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Nutrients 2017, 9(7), 700; doi:10.3390/nu9070700

Time to Consider Use of the Sodium-to-Potassium Ratio for Practical Sodium Reduction and Potassium Increase

1
Department of Public Health, Shiga University of Medical Science, Seta Tsukinowa-cho, Otsu, Shiga 520-2192, Japan
2
Research and Development Department, OMRON HEALTHCARE Co., Ltd., 53 Kunotsubo Terada-cho, Muko, Kyoto 617-0002, Japan
3
Center for Epidemiologic Research in Asia, Shiga University of Medical Science, Seta Tsukinowa-cho, Otsu, Shiga 520-2192, Japan
*
Author to whom correspondence should be addressed.
Received: 12 May 2017 / Revised: 27 June 2017 / Accepted: 2 July 2017 / Published: 5 July 2017
(This article belongs to the Special Issue Reducing Dietary Sodium and Improving Human Health)
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Abstract

Pathogenetic studies have demonstrated that the interdependency of sodium and potassium affects blood pressure. Emerging evidences on the sodium-to-potassium ratio show benefits for a reduction in sodium and an increase in potassium compared to sodium and potassium separately. As presently there is no known review, this article examined the practical use of the sodium-to-potassium ratio in daily practice. Epidemiological studies suggest that the urinary sodium-to-potassium ratio may be a superior metric as compared to separate sodium and potassium values for determining the relation to blood pressure and cardiovascular disease risks. Higher correlations and better agreements are seen for the casual urine sodium-to-potassium ratio than for casual urine sodium or potassium alone when compared with the 24-h urine values. Repeated measurements of the casual urine provide reliable estimates of the 7-day 24-h urine value with less bias for the sodium-to-potassium ratio as compared to the common formulas used for estimating the single 24-h urine from the casual urine for sodium and potassium separately. Self-monitoring devices for the urinary sodium-to-potassium ratio measurement makes it possible to provide prompt onsite feedback. Although these devices have been evaluated with a view to support an individual approach for sodium reduction and potassium increase, there has yet to be an accepted recommended guideline for the sodium-to-potassium ratio. This review concludes with a look at the practical use of the sodium-to-potassium ratio for assistance in practical sodium reduction and potassium increase. View Full-Text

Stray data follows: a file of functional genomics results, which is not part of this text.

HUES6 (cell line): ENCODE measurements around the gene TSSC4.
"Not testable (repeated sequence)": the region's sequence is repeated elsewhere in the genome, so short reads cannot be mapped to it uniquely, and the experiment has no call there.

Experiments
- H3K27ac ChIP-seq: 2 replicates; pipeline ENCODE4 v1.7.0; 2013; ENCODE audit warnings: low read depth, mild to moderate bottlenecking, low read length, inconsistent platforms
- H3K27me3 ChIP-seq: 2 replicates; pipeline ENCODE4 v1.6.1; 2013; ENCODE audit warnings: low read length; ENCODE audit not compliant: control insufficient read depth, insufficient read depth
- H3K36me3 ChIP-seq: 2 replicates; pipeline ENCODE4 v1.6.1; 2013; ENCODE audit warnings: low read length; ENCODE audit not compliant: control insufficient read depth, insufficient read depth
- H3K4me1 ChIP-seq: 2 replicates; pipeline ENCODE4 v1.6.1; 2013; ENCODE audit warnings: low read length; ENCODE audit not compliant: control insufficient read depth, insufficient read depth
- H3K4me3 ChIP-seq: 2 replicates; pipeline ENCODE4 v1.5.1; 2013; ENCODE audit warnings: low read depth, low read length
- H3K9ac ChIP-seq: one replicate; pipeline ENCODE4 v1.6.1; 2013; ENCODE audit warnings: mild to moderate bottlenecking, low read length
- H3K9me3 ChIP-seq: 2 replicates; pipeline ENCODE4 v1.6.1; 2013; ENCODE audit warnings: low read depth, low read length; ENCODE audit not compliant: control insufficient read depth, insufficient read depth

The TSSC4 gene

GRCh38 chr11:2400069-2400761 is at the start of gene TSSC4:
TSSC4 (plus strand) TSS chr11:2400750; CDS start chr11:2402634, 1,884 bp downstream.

Keywords: sodium-to-potassium ratio; sodium; salt; potassium; dietary intake evaluation; behavior change; self-monitoring; blood pressure; cardiovascular diseases sodium-to-potassium ratio; sodium; salt; potassium; dietary intake evaluation; behavior change; self-monitoring; blood pressure; cardiovascular diseases
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This is an open access article distributed under the Creative Commons Attribution License which permits unrestricted use, distribution, and reproduction in any medium, provided the original work is properly cited. (CC BY 4.0).

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Iwahori, T.; Miura, K.; Ueshima, H. Time to Consider Use of the Sodium-to-Potassium Ratio for Practical Sodium Reduction and Potassium Increase. Nutrients 2017, 9, 700.

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